It occurred to me later that I might want to ride with a Purgatory up front (no change needed) and also a Purgatory on the rear for extra traction in muddy conditions compared to the Ground Control which I fitted; it should be a simple matter of transferring as much of the sealant as possible from the Ground Control to the second Purgatory once on the rim and just topping it up if necessary, then cleaning the remaining sealant off the Ground Control ready for the next summer season; certainly a cheaper option than having another whole wheel!  That is unless I could find an unused / new one going cheap somewhere, hmm!  A handy method I devised for extracting sealant from the tyre without getting too messy is a large syringe with a piece of flexible tubing, enabling me to suck up the sealant without actually putting my hands inside the tyre, as I would have to if using a scoop of some kind (which also might grab any dried blobs of sealant that I would not want in the new tyre).

Looking forward to riding tubeless on this Plus bike!

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Specialized 2Bliss Tubeless – A Saga In The Making

I have had a Specialized mountain bike for a couple of years now, it came tubeless-ready so in theory all I had to do was remove the innertubes, fit tubeless valves, put some sealant in and away I go… It has not been quite so easy.  

I purchased some Mariposa tubeless valve stems (which I have used previously with success on another mountain bike) and set to converting the wheels, they already had “2Bliss” tubeless rim tape (2Bliss is what Specialized call their tubeless system) and 2Bliss tyres so I didn’t pay much attention to that, all looked hunky dory, but after adding some sealant for the life of me I could not get the wheels to seal; sealant kept bubbling up the side of the valve stem, nowhere else.  I shook the wheel up and down with the valve at the bottom, I wrapped PTFE tape around the valve stem before and after installation (which actually gave a little bit of success but I didn’t trust it), I even fitted an o-ring around the base of the valve stem (seated against the rim tape inside the wheel) but nothing would stop the bubbles coming out, this eventually led me to believe there was a problem with the valve stem itself so I replaced that, same thing happened.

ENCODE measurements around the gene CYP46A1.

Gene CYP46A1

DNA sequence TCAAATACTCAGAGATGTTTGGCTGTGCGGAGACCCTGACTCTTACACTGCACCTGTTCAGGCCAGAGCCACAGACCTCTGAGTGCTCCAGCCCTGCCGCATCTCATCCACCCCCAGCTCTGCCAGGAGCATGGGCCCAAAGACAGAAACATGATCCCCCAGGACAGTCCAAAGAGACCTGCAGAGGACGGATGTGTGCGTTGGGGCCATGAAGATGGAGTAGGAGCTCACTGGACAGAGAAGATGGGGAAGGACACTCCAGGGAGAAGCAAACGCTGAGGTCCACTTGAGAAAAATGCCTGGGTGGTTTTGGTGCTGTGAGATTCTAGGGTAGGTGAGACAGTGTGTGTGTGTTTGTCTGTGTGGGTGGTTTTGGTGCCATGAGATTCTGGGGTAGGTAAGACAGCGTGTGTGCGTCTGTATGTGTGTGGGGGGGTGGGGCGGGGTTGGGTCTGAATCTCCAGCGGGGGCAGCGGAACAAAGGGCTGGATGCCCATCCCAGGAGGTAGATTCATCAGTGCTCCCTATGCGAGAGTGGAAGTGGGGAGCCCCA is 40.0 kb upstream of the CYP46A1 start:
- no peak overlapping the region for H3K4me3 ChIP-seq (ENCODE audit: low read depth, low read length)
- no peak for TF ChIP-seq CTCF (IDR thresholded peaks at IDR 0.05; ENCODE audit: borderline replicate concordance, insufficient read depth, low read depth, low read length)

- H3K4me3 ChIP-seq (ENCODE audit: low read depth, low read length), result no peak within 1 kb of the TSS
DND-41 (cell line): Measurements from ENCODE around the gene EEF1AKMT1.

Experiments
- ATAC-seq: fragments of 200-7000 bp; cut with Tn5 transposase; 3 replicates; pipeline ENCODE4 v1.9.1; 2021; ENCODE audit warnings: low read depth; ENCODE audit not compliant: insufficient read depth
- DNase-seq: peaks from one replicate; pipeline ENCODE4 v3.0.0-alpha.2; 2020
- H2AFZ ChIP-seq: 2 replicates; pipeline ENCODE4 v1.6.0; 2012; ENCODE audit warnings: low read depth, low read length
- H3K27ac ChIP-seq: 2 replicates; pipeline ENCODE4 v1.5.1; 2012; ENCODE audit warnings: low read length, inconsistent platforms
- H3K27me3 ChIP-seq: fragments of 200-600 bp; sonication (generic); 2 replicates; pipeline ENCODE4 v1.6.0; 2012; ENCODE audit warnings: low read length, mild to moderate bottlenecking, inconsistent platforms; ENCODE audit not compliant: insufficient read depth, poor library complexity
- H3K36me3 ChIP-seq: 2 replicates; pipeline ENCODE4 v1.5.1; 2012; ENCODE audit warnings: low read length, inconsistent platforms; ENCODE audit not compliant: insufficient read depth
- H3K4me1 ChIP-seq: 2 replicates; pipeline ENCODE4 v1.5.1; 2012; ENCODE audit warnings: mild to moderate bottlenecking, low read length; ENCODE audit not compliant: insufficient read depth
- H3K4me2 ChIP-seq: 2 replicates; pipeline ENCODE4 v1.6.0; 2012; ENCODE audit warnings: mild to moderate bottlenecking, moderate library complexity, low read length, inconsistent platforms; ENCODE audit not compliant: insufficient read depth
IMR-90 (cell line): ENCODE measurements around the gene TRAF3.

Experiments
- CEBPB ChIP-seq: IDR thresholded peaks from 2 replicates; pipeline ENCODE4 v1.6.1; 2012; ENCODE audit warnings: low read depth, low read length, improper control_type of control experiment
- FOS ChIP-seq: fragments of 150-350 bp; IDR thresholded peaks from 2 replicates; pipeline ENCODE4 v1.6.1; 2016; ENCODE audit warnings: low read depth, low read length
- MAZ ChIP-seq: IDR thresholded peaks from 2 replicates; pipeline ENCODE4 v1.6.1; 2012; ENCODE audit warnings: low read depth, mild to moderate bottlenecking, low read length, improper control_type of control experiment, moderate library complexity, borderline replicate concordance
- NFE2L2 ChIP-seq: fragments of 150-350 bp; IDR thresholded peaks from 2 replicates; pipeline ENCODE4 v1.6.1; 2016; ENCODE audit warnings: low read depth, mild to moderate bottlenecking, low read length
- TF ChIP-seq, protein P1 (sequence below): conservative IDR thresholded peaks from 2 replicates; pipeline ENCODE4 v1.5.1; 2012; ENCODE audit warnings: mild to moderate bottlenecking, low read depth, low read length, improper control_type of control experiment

I was about to order some Specialized 2Bliss Roval Valve Stems and 2Bliss Rim Tape when I happened across a forum post about the 2Bliss Rim Tape, and how some people have had problems and do not rate the tape at all; this changed my thought pattern – perhaps it is the tape after all that is leaking, no amount of valve stem jiggery pokery would fix that, and it made sense too that when I managed to seal it with PTFE it was only by winding it around the stem between the wheel and the washer / nut on the outside of the wheel.

A plan was hatched – I would look very closely at the rim tape for any tiny slots or gaps where the air and sealant could be escaping, starting at the valve hole.  I soon discovered that the rim tape was not actually tape at all but more like a large elastic band that had been fitted over the wheel, and while it did form a nice tight fit it was the join at the valve hole that disturbed me, and gave me the firm believe that this was the weak point where the air and sealant was leaking.  I decided that I would go the traditional route of sticky rim tape so set forth to remove the 2Bliss rim tape and sealant.

Continues in my next post!

 

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Nearly there…